7. As i wait to playtest the first iterations of the rules for my Ironweld Expansion I have been adding some borrowed Sigmar artwork to the cover and updating all warscrolls to version 2.0 Battletome(March).pdf Full version PDF (warning many blank pages as I fill out lore) Cover and Warscrolls
  8. New full colour 2.0 warscrolls
  9. Melcavuk

    AoS 2 - Ironweld Arsenal Discussion

    Its the lascartridge on the gun that is the most notable of issues, I'd suggest shaving that segment off as its a bit of a glaring sign, other than that is shaving the imperial insignia off but he's pretty solid all around. For solar auxilia my Ironweld guys look like:
  10. Melcavuk

    AoS 2 - Ironweld Arsenal Discussion

    My entire Ironweld Fantome uses solar auxilia as the basis. Weapon swaps and paint jobs go a long way in changing how sci-fi they look
  11. New temporary cover for the battletome borrowing on some existing Hammerhal artwork, and considering the potential for purchasable defensive scenery in lieu of endless spells, from palisades to embedded spears, gyrocopter scouts and field surgery etc. What do people think?
  12. Melcavuk

    AoS 2 - Ironweld Arsenal Discussion

    Unless you have Vostroyans already they'll be hard to get as I'm pretty sure theyre out of production, to add to that they're also metal single piece models so converting will be... challenging at best. There are some decent models in guard ranged that could be used as a basis, krieg and solar auxilia are my list of base models to use for Ironweld conversions. For command tanks you could simply transplant the hurricanum shrine in lieu of the turret for a team tank, maybe adding in some legs to make it a bit more steampunk going forward.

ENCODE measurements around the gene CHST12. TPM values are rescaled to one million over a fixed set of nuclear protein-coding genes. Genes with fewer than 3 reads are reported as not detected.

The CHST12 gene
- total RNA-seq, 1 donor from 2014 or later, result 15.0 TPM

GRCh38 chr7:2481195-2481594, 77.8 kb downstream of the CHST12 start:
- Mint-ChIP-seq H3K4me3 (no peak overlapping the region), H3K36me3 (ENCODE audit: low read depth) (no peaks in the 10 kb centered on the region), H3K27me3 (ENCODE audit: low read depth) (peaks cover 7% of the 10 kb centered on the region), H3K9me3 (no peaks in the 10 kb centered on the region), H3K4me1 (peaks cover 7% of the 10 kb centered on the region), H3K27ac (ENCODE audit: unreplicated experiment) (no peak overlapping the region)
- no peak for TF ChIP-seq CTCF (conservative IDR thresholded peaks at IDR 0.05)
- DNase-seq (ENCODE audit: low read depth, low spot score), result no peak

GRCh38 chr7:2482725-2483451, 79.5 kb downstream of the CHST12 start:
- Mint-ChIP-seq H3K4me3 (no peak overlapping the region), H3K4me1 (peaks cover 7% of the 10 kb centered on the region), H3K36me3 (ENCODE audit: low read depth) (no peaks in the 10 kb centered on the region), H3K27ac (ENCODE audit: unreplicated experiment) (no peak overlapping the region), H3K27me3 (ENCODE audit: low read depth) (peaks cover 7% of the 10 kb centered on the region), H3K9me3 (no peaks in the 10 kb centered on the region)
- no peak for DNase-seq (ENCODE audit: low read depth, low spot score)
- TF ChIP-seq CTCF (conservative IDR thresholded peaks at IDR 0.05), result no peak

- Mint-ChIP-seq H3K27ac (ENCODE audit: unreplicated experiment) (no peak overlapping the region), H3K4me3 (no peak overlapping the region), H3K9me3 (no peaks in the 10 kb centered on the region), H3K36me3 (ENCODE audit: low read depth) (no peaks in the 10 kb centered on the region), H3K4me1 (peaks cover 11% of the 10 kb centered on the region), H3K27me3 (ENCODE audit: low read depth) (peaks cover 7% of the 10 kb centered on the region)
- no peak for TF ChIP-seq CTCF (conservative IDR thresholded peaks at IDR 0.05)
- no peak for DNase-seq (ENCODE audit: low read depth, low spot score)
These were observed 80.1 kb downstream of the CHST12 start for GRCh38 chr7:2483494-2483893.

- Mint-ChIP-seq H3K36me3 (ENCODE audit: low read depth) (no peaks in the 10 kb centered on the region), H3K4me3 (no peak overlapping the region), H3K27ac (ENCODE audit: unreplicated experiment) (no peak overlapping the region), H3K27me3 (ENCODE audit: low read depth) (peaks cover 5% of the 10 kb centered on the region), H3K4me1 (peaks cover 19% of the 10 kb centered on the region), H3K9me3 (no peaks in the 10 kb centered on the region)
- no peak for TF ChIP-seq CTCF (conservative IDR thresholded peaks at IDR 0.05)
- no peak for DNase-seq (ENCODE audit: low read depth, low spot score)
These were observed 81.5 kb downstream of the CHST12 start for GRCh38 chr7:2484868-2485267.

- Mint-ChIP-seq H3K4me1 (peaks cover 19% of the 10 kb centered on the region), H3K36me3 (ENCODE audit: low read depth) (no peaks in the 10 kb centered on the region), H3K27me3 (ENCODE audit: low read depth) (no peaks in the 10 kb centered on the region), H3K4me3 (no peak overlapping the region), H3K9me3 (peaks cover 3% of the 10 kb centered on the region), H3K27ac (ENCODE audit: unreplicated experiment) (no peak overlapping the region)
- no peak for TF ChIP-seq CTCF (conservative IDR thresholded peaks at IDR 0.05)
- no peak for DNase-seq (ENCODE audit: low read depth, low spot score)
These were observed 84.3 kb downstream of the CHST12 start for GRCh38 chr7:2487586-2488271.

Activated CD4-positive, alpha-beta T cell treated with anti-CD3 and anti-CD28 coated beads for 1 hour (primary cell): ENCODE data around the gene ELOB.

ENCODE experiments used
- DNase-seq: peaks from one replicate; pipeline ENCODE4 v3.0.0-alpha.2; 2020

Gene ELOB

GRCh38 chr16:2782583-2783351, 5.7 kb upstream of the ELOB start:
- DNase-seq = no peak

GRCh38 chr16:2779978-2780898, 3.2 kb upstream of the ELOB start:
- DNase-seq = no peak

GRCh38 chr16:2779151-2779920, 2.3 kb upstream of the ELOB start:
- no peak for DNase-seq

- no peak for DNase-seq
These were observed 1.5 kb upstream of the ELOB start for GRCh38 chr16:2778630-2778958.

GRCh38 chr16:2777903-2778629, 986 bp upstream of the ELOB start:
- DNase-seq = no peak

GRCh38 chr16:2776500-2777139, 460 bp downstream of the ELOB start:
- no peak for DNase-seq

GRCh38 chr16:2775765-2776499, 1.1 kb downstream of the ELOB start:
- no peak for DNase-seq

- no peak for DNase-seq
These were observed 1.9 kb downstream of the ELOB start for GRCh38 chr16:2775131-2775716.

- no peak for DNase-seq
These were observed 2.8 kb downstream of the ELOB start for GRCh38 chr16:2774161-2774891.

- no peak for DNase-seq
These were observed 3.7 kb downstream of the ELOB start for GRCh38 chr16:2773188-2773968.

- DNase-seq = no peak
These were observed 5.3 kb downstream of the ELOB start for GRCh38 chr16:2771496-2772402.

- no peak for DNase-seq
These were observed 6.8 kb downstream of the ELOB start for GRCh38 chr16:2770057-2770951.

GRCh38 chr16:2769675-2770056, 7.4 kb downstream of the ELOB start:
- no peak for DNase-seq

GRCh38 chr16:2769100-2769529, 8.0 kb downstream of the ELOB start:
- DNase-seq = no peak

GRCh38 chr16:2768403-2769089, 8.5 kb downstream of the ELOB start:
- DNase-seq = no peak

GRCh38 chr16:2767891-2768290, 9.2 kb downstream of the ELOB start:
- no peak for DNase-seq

13. Thanks, I had looked into some air stuff but with it being fairly steam punk already I was concerned that adding in anything flying might make it too close to the Overlords in terms of aesthetic themes. The Duardin are in my background for the faction too, currently modellingwise their model count is limited in what I can do in terms of conversion, stage two of the army involved a massive Duardin walker and adding 10 duardin to the Weld Phalanx (Irondrake legs, the upper body remains the same as the humans, duardin heads). My limit on duardin additions is currently capped by how heavily stylised their existing kits are. And here some nicer photos of the army!
  14. Melcavuk

    The Rumour Thread

    Definitely using those Halflings to crew my Cogfort
  15. Now upto 1500 points of my Ironweld Arsenal expansion painted and ready to hit the table for playesting, missing a few grass tufts on the last of the stalkers bases but otherwise table ready!